Miscalculation of Subcontracting Percentage Leads to Sustained Protest

Agencies and contractors must do their math right (even fractions) when evaluating proposals against solicitation terms, and GAO will call them on it if they don’t. GAO recently sustained a protest where an agency improperly calculated a small business subcontracting percentage by including the prime contractor’s fee as part of the subcontracted costs when the fee shouldn’t have been included.

In Peraton, Inc., B-417358.2 (2019), GAO reviewed an award by the Air Force for engineering and related services “for ground systems to command and control satellites in space.” The award would be a single indefinite-delivery, indefinite-quantity contract and “the RFP instructed offerors to provide a single proposal for the IDIQ contract and five sample TOs.”

Peraton, Inc. protested the award to Engility Corporation, including a protest ground that Engility did not meet the required small business participation percentage.

The RFP included a criterion for for small business participation; not meeting this criterion would make the proposal “unawardable.” The RFP established a “25 percent minimum requirement for small business participation, to be evaluated on a pass/fail basis.”

This small business percentage, to be set forth in a small business participation commitment document (SBPCD), was calculated by taking proposed small business labor costs divided by total labor costs:

The Offeror shall describe how [its SBPCD] will ensure the 25 [percent] small business requirement is met. Small business participation constitutes small business utilization contributions to contract performance at 1st tier subcontract level. The percentage shall be based on percentage of small business costs/prices on labor [Contract Line Item Numbers] CLINs only, to include [firm-fixed-price] FFP CLINs that are predominately labor (e.g., Sustainment). The percentage shall be calculated on an annual basis by dividing total small business expenditures by total labor costs/prices on all TOs on just those labor CLINs.

For each proposed subcontractor, the proposal had to include a number of pieces of data:

  • Subcontract Proposed Cost
  • Subcontract Proposed Fee
  • Subcontract Proposed Price
  • Prime Proposed Cost
  • Prime Proposed Fee
  • Prime Proposed Price

The Air Force could then presumably use these data points to calculate the small business participation percentage.

Peraton, Inc. submitted a proposal in response to the RFP, but was later notified that its competitor, Engility Corporation, had been identified as the awardee. Peraton protested the award to Engility Corporation, including a protest ground that Engility did not meet the required small business participation percentage.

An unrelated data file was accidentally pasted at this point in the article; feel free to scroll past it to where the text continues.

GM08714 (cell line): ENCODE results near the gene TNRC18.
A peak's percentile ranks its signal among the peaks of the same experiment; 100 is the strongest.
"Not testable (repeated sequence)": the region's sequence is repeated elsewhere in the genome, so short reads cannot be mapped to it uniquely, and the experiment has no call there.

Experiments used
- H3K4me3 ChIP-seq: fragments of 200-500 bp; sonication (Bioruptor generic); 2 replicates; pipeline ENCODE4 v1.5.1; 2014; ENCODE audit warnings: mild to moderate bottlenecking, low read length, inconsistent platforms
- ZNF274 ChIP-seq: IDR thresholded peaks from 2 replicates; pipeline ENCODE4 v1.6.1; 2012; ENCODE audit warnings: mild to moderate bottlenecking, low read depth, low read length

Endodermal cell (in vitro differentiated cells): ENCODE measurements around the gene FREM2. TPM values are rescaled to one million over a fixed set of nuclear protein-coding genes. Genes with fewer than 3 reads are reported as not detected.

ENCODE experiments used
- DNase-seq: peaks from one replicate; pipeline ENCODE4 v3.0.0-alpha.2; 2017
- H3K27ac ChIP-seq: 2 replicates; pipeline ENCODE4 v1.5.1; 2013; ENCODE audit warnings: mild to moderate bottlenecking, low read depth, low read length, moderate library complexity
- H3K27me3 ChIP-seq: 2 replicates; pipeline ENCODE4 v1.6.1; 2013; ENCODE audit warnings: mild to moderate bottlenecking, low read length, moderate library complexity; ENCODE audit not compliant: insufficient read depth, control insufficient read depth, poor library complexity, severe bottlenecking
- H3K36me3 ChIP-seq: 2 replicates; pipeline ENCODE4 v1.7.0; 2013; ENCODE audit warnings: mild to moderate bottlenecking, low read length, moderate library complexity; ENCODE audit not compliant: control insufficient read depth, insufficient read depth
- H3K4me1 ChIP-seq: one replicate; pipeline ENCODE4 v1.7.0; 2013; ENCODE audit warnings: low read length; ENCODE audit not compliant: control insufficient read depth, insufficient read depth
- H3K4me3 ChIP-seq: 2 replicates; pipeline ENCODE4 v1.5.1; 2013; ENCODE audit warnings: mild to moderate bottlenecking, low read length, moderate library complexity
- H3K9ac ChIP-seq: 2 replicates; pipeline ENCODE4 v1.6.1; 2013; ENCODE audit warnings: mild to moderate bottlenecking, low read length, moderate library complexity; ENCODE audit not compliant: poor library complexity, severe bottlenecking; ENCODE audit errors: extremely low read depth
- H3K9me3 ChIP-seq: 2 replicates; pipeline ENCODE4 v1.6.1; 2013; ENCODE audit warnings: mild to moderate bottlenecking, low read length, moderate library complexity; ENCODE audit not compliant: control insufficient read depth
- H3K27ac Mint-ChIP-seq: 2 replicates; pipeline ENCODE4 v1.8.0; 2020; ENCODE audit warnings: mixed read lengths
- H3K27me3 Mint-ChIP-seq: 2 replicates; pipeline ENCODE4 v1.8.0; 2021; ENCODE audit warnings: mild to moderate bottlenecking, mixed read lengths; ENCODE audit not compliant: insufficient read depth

Peraton calculated Engility’s small business subcontracting percentage as 23.8%, while Engility’s proposal stated it was 27%. The difference related to how to account for the fee charged by the prime contractor to the subcontractors.

Peraton argued that the term “total small business expenditure[s]” in the solicitation “can only reasonably mean the amount actually paid to small businesses.”

The Air Force argued that “total small business expenditures” means “the total cost to the government for utilizing small businesses, including the prime contractor’s fee.” Under that logic, the Air Force calculated Engility’s small business participation percentage “by using, as the numerator, Engility’s total proposed price for its small business subcontractors, which includes overhead and fees added on by Engility as the large business prime contractor.” (For those who don’t remember their numerators from their denominators, here’s a handy reminder, courtesy of Mathisfun.com).

Peraton responded that including the fee charged to small businesses by the prime contractor would allow the prime contractor to actually pay less to small business subcontractors and inflate its small business participation rate by charging a higher prime contractor fees.

GAO agreed with the protester:

[I]t is readily apparent that the purpose of a small business subcontracting requirement is to assess the extent to which an offeror proposes small businesses to actually perform, and be paid for, the work required under a solicitation. Therefore, we find that the agency’s interpretation of the term “total small business expenditures”–that is, allowing money charged to the government as fees for the large business prime to be counted as payment to small businesses for work performed by small businesses–is plainly unreasonable.

GAO also rejected the Air Force’s argument “that allowing a large business offeror to count its own fees as part of the subcontracting percentage ‘incentivizes’ large businesses to subcontract with small businesses.” First, because allowing the fees to be included could actually reduce small business participation because the fee won’t be paid to small businesses. And second, the risk of being unacceptable under the solicitation requirement is motivation enough to meet the small business participation percentage.

This decision is a reminder that an agency, just like offerors, is bound by the terms of the solicitation, and may not unreasonably interpret those requirements. This is especially true where GAO can check the agency’s mathematically. As GAO’s decision makes clear, where an agency establishes unambiguous evaluation factors, the agency may not deviate from those instructions when evaluating offerors. Doing so may result in GAO sustaining a protest of that agency award.